Issue 6, 1/16/2006

Changin' Gears - Trading City Lights for the RV Lifestyle

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1) RV Boondocking
2) Faxing from the Road
3) Discontinued RV Models
4) Photo Developing with Local Pickup
5) RV FAQ's & Tips

1) RV Boondocking 
What is RV boondocking?  It is simply camping in your 
recreational vehicle in an area with limited or no facilities.  
In many areas of the west, you can just drive into the desert, 
and stay free for up to two weeks.  This is the case on most BLM 
(Bureau Of Land Management) and national forest lands.  

Read the entire article here:

2) Faxing from the Road 
Until recently, we have been using SmartFax to fill our sporadic 
faxing needs.  They were offering a plan with free receiving and 
inexpensive sending, perfect for those who fax infrequently.  

SmartFax has discontinued the free plan as of December 2005, 
offering their fax service by monthly subscription only.  Because 
we rarely send or receive faxes, the $9.95 monthly fee is not 
cost effective.  So, we took a fresh look at the Internet faxing 
landscape and updated our "Faxing from the Road" page.  

We have re-organized this page into "Light Fax Users" and 
"Frequent Fax Users" sections with recommended services for both.  

Read the entire page here:

3) Discontinued RV Models 
Manufacturers have discontinued several RV models recently.  If 
you had your eyes on one of these models, this may be the time to 
visit dealers to see if they are willing to move them off the lot 
at a lower price.  

  Born Free:  Bed and Breakfast

  Starcraft:  Rancher, Settler, and Tahiti

Comprehensive RV manufacturers database:

4) Photo Developing with Local Pickup 
As we roam the country in our fifth wheel, we take many photos 
and like to share them frequently with family and friends.  Most 
of our photos are shared on a personal web site, but occasionally 
we like to send actual prints.  

Even though we carry a small color printer in the RV, the quality 
is not nearly as good as lab-developed photos and the cost of 
printing is around $0.50 each.  

When we have plenty of time to wait for photos to arrive in the 
mail, we take advantage of inexpensive developing by ordering 
online.  But, when we need the photos sooner, we seek out local 
retailers that allow us to upload photos over the Internet and 
pick them up in the store within an hour, next day at the latest.  

If you have been looking for a similar solution to get your 
digital photos printed, be sure to check out "Photo Developing 
with Local Pickup" on our "Sharing Photos from the Road" page
for a list of major retailers offering local photo pickup.  

Sharing Photos from the Road:

5) RV FAQ's & Tips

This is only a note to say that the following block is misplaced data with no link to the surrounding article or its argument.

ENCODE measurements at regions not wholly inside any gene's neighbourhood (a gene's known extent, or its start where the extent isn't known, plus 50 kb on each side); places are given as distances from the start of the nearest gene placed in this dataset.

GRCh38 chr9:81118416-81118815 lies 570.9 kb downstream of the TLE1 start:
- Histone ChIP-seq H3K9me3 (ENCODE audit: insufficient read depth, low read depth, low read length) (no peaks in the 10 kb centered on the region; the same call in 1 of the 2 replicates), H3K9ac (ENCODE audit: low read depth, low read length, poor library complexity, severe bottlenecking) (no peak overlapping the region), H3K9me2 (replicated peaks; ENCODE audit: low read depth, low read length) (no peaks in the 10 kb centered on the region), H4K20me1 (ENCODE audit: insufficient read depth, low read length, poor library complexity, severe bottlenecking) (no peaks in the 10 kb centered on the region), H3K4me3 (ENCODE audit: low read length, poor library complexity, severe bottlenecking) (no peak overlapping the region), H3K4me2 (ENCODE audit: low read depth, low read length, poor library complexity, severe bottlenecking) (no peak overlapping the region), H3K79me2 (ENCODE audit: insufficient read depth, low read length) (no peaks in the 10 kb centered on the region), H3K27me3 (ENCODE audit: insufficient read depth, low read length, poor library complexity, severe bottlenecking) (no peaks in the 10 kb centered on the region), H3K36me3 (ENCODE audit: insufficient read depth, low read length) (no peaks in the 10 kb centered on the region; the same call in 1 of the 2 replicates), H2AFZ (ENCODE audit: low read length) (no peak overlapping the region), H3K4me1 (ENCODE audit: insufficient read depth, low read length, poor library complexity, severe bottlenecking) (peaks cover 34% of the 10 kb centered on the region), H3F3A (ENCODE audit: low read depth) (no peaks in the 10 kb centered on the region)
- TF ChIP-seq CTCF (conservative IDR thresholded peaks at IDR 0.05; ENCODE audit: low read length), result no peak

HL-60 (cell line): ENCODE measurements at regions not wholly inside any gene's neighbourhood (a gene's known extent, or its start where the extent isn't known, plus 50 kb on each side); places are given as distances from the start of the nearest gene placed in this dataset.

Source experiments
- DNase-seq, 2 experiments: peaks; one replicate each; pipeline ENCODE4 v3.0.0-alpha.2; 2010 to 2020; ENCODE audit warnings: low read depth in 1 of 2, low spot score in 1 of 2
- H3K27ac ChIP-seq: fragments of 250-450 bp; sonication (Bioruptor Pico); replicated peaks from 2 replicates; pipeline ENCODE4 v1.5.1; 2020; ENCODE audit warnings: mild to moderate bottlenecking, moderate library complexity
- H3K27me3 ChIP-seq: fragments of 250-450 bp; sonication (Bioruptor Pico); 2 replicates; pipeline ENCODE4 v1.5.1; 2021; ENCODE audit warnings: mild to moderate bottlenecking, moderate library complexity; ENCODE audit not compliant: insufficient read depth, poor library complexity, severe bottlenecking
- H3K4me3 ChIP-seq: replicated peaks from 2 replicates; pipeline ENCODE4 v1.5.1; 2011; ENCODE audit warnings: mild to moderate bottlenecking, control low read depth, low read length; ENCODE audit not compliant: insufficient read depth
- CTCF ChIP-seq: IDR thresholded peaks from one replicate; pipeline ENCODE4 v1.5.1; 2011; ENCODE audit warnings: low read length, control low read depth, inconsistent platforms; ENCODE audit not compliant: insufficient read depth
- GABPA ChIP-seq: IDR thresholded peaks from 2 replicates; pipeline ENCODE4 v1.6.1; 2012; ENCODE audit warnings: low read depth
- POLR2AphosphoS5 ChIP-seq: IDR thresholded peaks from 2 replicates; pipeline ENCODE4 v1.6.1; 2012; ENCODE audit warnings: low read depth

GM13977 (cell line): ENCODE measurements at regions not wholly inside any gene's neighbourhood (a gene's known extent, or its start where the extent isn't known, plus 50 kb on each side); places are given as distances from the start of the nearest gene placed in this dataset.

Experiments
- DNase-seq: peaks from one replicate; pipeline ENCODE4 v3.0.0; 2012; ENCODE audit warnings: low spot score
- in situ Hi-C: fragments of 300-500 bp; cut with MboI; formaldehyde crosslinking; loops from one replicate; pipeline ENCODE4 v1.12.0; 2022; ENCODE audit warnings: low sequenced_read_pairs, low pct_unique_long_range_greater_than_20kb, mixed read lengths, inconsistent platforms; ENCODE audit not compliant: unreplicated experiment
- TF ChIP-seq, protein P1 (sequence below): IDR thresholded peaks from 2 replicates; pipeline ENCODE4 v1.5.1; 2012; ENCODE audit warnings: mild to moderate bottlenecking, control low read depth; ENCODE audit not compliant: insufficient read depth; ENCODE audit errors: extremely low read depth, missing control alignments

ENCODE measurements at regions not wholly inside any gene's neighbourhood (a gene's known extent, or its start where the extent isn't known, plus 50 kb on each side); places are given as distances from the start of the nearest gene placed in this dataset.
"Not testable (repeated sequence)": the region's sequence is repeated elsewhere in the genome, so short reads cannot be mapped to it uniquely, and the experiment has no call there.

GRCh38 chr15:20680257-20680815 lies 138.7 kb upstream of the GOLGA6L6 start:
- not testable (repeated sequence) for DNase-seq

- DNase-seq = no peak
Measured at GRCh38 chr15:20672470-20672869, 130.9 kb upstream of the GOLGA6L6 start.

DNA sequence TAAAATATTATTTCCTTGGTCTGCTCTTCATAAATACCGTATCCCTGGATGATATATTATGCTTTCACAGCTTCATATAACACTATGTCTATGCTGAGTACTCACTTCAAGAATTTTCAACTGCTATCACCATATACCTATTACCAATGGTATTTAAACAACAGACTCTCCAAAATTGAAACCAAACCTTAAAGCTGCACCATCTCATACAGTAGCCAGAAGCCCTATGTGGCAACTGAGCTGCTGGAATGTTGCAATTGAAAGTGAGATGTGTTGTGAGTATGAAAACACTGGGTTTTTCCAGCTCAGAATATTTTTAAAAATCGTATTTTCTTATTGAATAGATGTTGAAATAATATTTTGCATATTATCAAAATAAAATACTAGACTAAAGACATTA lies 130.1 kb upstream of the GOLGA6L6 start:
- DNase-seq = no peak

A selection of RV Frequently Asked Questions & Tips from the 
Changin' Gears web site: 

Don't be exposed by day/night shades

The day/night shades found in most RV's work great to provide 
privacy any time of day.  Some shades have a darker color 
material for the night shade, making it easy to see if they are 
down.  But, many shades use the same color canvas for the day and 
night portions.  On these shades it is more difficult to 
determine if the night shade is down, making it more likely that 
you expose yourself unintentionally at night.  To avoid 
embarrassment, look for another cue that tells you if the night 
shade is down.  On ours, the knobs are invisible with only the 
day shades down and visible when the night shade is down.  A 
quick glance around the RV to confirm that the knobs are down 
reassures us that passers-by can't see in from the dark.  

Always remove small cap from sewer pipe first

Watch out!  The capped sewer pipe on your RV could be holding a 
nasty surprise.  Two common scenarios can release black water 
from the holding tanks into the pipe: valve not sealing 
completely or valve unintentionally left open.  

When hooking up to sewage, follow this sequence to avoid a major 

  1) Connect the sewer hose to the septic system first
  2) Hold the other end of the sewer hose under the sewer cap
     on the RV
  3) Slowly unscrew the small cap on the larger sewer cap,
     allowing any drainage to fall into the sewer hose
  4) Wait until water stops flowing from the small cap and then
     remove the large cap
  5) Connect the sewer hose to the sewer pipe on the RV

Install a strainer cup in shower drain

RV piping is made of narrow plastic tubing and is known to clog 
easily.  To reduce the frequency of clogged or slow drains, 
install a sink strainer in the shower drain.  The strainer will 
catch hair that would otherwise build up in the pipes from where 
it is much more difficult to remove.  These small, inexpensive 
plastic strainers can be found in most stores that sell kitchen 

Complete RV FAQ's & Tips:

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